The active nanotubes 14, 16, 18, 20 of each dot 12 are separated and maintained in position by means of a filler 26. This filler 26 is advantageously made up of a plurality of non-active nanotubes and/or of other nanoparticles such as carbon.

According to a first embodiment disclosed in FIG. 2 representing the matrix cathode ray tube of FIG. 1 in a sectional view, wherein only two nanotubes 14 and 16 have been represented, these nanotubes 14,16 are bent in order to form a group of nanotubes whose other ends are connected to the central unit.

A luminescent film 30 is placed on the dots 12 facing the user, mainly to protect them, while a protection sheet 32 is applied on the opposite side.

According to another embodiment disclosed in FIG. 3 which represents also a schematic sectional view, the cathode ray tube of FIG. 1, the nanotubes 14, 16 14, 16′, etc., are arranged in parallel and are not bent. An electric conductor 34, 34′ etc. is connected to each nanotube 14, 16 in order to apply the electric voltage required to the non-visible end of the nanotubes. These conductors are reconducted to the connector 24 by means of the collector 22.

A protection sheet 32 is glued to the surface of the conductors 34, 34′ on the lower invisible side of the cathode ray tube 10.

The visible end of each of the active nanotubes 14, 16, etc. is covered by a luminophore 36 emitting in one of the three primary colours as described previously.

A transparent plastic film 30 covers the cathode ray tube. This film is electrically insulated from the ends with reference to the nanotubes. It is a conductive film connected to a reference potential, for example, the earth 38, in order to form an anode for the plurality of cathodes made up of the pixel nanotubes.

Preferably, the nanotubes 14, 16, etc. are created directly on and in a sheet woven in carbon fibres which is found under the reference 43 in FIG. 3, since this sheet then acts as support of the nanotubes.

It will be obvious to those skilled in the art that in this way we obtain a touch-sensitive matrix screen 10 having the above-mentioned advantages. Such a cathode ray tube can easily be obtained in all the desired sizes, for example for a roadsign or a hoarding, or for the dial of a watch, or a visualisation screen fixed to a plastic card of the smart card type, eventually with photovoltaic cell allowing an autonomous electric feed.

This screen is not fragile, it is also flexible and can from there be wound on itself when transporting it. Furthermore, the little electric power required for it to function allows using it in a rather hostile environment.

A particular advantage of such a touch-sensitive matrix screen is that it is possible to use it as a table to put, for example, a map or a paper document on it, and to obtain very simply a computing input of the map simply by following the drawn lines by means of a stylus or even a finger.

Although we have represented and described what is presently considered to be the preferred embodiments of the invention, it is evident that those skilled in the art can add different changes and modifications without exceeding the scope of this invention as defined by the annexed claims.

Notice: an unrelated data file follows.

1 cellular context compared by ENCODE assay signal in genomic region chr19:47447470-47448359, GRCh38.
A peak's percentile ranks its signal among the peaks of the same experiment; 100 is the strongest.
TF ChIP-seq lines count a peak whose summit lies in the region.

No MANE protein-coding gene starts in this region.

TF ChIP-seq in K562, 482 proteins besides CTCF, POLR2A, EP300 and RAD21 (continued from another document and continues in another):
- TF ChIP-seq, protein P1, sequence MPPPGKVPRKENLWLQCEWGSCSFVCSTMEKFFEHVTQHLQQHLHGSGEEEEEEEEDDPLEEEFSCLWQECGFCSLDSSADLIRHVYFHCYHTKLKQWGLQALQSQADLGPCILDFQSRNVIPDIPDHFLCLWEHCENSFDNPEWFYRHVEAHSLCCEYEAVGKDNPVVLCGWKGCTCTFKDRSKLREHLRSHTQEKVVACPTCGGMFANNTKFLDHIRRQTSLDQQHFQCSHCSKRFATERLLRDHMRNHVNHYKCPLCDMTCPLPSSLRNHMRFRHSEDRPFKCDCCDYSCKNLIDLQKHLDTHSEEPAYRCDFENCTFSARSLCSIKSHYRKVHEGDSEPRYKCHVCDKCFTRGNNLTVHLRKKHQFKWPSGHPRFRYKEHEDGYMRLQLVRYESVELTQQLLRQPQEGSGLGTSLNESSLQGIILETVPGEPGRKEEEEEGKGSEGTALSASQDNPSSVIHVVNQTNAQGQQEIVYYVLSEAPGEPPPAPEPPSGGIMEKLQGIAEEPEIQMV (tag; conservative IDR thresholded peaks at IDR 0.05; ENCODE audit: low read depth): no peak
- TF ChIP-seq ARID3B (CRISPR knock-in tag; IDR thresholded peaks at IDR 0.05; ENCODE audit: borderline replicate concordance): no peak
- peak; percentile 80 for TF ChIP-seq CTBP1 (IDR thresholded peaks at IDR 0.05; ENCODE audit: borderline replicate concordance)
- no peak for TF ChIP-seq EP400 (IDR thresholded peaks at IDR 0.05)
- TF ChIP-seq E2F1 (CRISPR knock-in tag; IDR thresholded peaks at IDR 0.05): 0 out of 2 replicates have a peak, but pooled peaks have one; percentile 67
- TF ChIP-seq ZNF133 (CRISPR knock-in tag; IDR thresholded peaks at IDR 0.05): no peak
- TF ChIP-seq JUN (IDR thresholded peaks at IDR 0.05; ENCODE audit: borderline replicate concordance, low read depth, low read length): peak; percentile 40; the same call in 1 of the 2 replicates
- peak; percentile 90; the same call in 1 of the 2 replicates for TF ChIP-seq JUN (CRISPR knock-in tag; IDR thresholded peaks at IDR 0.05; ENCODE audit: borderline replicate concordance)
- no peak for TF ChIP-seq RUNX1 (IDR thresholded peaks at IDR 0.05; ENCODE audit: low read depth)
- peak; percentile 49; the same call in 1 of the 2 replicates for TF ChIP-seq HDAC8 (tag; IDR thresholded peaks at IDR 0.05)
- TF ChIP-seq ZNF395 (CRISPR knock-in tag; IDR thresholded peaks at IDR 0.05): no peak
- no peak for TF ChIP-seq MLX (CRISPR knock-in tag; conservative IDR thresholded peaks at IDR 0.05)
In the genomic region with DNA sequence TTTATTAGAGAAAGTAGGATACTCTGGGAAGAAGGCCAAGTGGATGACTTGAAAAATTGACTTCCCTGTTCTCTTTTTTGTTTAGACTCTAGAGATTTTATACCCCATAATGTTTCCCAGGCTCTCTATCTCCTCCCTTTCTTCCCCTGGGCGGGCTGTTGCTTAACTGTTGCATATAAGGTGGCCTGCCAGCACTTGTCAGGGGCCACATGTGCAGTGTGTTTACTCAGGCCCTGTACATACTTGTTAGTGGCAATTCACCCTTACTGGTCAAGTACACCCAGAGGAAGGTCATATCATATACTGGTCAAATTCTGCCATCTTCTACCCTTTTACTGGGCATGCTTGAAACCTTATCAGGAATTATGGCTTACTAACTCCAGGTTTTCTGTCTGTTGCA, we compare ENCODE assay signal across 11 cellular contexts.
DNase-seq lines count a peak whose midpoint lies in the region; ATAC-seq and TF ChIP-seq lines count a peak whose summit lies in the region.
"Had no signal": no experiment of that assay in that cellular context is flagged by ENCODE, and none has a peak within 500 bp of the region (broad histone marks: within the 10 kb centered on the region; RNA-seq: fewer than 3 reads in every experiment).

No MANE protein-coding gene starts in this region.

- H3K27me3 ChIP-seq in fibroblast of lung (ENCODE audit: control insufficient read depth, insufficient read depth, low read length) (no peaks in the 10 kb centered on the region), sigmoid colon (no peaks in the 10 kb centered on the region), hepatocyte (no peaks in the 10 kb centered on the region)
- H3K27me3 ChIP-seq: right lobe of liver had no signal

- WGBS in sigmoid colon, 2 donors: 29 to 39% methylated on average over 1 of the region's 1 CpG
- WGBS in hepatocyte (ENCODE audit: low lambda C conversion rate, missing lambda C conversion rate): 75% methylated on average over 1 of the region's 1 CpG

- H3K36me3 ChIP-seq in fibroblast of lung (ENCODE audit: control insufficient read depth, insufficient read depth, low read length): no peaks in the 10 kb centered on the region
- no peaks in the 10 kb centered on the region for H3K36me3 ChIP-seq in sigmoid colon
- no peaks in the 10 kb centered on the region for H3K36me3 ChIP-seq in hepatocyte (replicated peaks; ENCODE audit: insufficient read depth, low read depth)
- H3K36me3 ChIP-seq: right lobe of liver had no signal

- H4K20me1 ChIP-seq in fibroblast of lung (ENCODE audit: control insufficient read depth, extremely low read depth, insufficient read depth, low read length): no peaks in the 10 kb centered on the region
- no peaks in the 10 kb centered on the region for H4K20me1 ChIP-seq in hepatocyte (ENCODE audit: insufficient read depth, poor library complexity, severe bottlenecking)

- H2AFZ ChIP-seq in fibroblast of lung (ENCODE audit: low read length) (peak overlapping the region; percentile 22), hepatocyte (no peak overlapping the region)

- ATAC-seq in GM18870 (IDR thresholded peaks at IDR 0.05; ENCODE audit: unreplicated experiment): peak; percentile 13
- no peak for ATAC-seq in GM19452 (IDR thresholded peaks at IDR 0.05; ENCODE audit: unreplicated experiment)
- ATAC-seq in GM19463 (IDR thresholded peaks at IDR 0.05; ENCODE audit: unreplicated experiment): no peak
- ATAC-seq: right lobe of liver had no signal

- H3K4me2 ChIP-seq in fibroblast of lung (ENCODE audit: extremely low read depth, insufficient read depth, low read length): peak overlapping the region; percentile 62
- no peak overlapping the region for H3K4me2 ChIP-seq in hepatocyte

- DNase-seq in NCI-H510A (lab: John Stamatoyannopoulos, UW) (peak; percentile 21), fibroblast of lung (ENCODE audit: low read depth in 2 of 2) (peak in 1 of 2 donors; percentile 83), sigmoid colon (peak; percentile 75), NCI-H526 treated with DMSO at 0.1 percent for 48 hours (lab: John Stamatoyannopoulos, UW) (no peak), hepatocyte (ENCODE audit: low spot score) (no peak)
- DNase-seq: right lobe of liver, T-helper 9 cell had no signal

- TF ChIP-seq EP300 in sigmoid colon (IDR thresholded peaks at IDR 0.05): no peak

It is clear that the utilisation of such a touch-sensitive matrix screen does not prevent the data inputting by conventional means such as a keyboard, a mouse, or a joystick.

Patent Citations
Cited PatentFiling datePublication dateApplicantTitle
US6062931 *Sep 1, 1999May 16, 2000Industrial Technology Research InstituteCarbon nanotube emitter with triode structure
US6283812 *Jan 25, 1999Sep 4, 2001Agere Systems Guardian Corp.Process for fabricating article comprising aligned truncated carbon nanotubes
Referenced by
Citing PatentFiling datePublication dateApplicantTitle
US7968054Mar 7, 2007Jun 28, 2011The United States Of America As Represented By The Administrator Of The National Aeronautics And Space Administration (Nasa)Nanostructure sensing and transmission of gas data
US20070279334 *Jun 5, 2006Dec 6, 2007Blaise Laurent MouttetCrosswire radiation emitter
US20130134393 *Apr 13, 2012May 30, 2013Nantero Inc.Nanotube Field Effect Devices and Methods of Making Same
Classifications
U.S. Classification340/815.4, 977/956, 340/815.43, 345/176, 345/173
International ClassificationG09F9/00
Cooperative ClassificationY10S977/956, B82Y10/00, G09F9/00
European ClassificationB82Y10/00, G09F9/00
Legal Events
DateCodeEventDescription
Mar 1, 2006REMIMaintenance fee reminder mailed
Aug 14, 2006REINReinstatement after maintenance fee payment confirmed
Oct 10, 2006FPExpired due to failure to pay maintenance fee
Effective date: 20060813
Jul 30, 2008SULPSurcharge for late payment
Jul 30, 2008FPAYFee payment
Year of fee payment: 4
Jul 30, 2008ASAssignment
Owner name: INANOV, FRANCE
Free format text: ASSIGNMENT OF ASSIGNORS INTEREST;ASSIGNOR:FAVREAU, JEAN-CHRETIEN;REEL/FRAME:021380/0398
Effective date: 20021205
Owner name: NEWSTEP, FRANCE
Free format text: ASSIGNMENT OF ASSIGNORS INTEREST;ASSIGNOR:INANOV;REEL/FRAME:021380/0384
Effective date: 20061228
Sep 15, 2008PRDPPatent reinstated due to the acceptance of a late maintenance fee
Effective date: 20080917
Sep 18, 2009FPAYFee payment
Year of fee payment: 8
Mar 21, 2014REMIMaintenance fee reminder mailed
Aug 13, 2014LAPSLapse for failure to pay maintenance fees
Sep 30, 2014FPExpired due to failure to pay maintenance fee
Effective date: 20140813